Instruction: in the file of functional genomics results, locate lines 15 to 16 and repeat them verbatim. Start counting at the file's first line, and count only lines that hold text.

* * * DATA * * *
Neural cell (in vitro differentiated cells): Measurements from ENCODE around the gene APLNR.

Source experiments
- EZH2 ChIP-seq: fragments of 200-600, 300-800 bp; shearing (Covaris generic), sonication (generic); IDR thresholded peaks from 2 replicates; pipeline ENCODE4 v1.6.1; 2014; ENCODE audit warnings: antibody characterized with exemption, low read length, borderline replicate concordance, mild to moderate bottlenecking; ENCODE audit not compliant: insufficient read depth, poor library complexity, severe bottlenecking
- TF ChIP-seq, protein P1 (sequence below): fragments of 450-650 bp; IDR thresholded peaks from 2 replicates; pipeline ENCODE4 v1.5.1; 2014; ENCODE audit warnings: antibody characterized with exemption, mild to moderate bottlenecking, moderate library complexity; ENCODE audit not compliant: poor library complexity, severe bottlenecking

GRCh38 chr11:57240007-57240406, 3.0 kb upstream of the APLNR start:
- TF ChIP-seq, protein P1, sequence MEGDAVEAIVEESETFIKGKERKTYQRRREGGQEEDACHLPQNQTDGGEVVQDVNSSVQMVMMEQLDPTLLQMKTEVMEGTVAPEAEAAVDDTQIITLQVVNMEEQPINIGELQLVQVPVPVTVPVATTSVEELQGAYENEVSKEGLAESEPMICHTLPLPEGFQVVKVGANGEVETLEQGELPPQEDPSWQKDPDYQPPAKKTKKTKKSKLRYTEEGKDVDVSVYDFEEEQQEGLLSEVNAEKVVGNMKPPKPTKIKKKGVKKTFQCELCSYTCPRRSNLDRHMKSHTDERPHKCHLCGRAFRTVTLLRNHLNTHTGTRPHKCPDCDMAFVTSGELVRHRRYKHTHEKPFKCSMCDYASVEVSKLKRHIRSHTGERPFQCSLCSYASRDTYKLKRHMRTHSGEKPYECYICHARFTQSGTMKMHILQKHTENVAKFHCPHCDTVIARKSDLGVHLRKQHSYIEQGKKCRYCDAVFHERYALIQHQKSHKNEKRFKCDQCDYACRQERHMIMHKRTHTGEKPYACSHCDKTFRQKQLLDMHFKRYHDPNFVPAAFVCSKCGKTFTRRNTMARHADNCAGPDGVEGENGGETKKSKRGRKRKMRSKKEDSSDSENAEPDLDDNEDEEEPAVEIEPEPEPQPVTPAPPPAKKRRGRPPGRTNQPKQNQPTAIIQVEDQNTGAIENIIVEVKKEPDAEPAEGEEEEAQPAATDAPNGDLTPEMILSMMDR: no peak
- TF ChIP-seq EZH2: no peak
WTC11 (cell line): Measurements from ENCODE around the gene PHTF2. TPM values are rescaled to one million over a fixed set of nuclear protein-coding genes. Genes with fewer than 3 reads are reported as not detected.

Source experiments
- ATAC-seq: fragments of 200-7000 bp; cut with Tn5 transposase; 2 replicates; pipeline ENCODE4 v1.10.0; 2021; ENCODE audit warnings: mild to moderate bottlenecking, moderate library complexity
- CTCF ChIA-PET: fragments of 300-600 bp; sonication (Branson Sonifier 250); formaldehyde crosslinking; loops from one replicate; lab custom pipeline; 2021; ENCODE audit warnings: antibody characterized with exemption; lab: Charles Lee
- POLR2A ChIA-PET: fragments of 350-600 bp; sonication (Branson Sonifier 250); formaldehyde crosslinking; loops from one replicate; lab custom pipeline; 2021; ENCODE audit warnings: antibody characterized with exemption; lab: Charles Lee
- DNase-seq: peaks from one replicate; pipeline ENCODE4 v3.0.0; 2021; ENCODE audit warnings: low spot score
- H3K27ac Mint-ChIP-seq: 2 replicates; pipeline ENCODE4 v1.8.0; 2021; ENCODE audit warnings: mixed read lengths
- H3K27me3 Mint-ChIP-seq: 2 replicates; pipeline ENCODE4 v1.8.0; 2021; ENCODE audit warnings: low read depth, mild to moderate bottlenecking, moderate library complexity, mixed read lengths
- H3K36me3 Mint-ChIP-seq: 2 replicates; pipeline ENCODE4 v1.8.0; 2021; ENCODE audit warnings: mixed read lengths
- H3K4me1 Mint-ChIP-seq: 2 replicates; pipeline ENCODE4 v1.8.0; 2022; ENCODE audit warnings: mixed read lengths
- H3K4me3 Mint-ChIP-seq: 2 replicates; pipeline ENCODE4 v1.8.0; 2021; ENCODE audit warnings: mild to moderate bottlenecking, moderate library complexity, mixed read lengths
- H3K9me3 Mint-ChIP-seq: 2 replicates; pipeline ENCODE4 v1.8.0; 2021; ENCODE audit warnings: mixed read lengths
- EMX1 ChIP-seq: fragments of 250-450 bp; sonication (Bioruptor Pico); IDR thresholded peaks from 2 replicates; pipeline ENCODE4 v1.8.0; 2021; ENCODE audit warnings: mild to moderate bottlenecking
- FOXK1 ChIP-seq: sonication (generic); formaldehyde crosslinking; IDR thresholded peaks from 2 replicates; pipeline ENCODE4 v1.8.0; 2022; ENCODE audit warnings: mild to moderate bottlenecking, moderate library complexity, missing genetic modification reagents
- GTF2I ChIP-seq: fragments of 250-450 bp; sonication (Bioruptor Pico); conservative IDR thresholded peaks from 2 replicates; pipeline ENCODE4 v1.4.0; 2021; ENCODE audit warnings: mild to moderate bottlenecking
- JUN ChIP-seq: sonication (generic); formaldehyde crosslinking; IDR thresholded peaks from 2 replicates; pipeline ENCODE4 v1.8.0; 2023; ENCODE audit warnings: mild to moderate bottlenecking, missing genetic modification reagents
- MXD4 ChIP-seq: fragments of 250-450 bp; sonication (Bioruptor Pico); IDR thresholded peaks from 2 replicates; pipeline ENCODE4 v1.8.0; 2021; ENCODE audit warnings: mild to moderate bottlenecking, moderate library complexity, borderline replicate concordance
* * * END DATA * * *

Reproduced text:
- H3K27me3 Mint-ChIP-seq: 2 replicates; pipeline ENCODE4 v1.8.0; 2021; ENCODE audit warnings: low read depth, mild to moderate bottlenecking, moderate library complexity, mixed read lengths
- H3K36me3 Mint-ChIP-seq: 2 replicates; pipeline ENCODE4 v1.8.0; 2021; ENCODE audit warnings: mixed read lengths